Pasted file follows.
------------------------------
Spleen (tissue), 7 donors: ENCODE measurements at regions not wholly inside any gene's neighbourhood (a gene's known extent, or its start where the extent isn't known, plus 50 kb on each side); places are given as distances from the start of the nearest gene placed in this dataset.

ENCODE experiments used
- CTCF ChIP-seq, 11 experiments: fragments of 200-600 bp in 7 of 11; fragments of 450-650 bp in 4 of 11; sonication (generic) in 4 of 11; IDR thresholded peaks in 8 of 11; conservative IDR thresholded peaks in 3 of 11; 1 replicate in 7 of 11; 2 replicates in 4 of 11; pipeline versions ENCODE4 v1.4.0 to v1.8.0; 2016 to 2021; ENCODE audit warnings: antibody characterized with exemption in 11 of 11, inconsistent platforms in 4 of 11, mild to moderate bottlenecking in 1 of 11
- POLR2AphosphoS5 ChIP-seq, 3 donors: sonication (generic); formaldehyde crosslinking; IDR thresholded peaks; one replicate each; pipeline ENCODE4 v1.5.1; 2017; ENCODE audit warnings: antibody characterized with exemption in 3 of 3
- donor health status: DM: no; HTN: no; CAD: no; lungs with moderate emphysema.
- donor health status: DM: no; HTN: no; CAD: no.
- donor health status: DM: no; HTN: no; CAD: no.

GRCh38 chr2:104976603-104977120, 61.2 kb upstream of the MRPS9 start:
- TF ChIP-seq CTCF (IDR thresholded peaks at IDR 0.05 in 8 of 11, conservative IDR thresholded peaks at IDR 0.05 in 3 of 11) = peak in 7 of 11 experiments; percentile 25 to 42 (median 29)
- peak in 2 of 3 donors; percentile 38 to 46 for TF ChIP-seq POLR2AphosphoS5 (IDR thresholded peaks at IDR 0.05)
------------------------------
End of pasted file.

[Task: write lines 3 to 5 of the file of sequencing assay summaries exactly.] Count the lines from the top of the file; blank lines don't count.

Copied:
- CTCF ChIP-seq, 11 experiments: fragments of 200-600 bp in 7 of 11; fragments of 450-650 bp in 4 of 11; sonication (generic) in 4 of 11; IDR thresholded peaks in 8 of 11; conservative IDR thresholded peaks in 3 of 11; 1 replicate in 7 of 11; 2 replicates in 4 of 11; pipeline versions ENCODE4 v1.4.0 to v1.8.0; 2016 to 2021; ENCODE audit warnings: antibody characterized with exemption in 11 of 11, inconsistent platforms in 4 of 11, mild to moderate bottlenecking in 1 of 11
- POLR2AphosphoS5 ChIP-seq, 3 donors: sonication (generic); formaldehyde crosslinking; IDR thresholded peaks; one replicate each; pipeline ENCODE4 v1.5.1; 2017; ENCODE audit warnings: antibody characterized with exemption in 3 of 3
- donor health status: DM: no; HTN: no; CAD: no; lungs with moderate emphysema.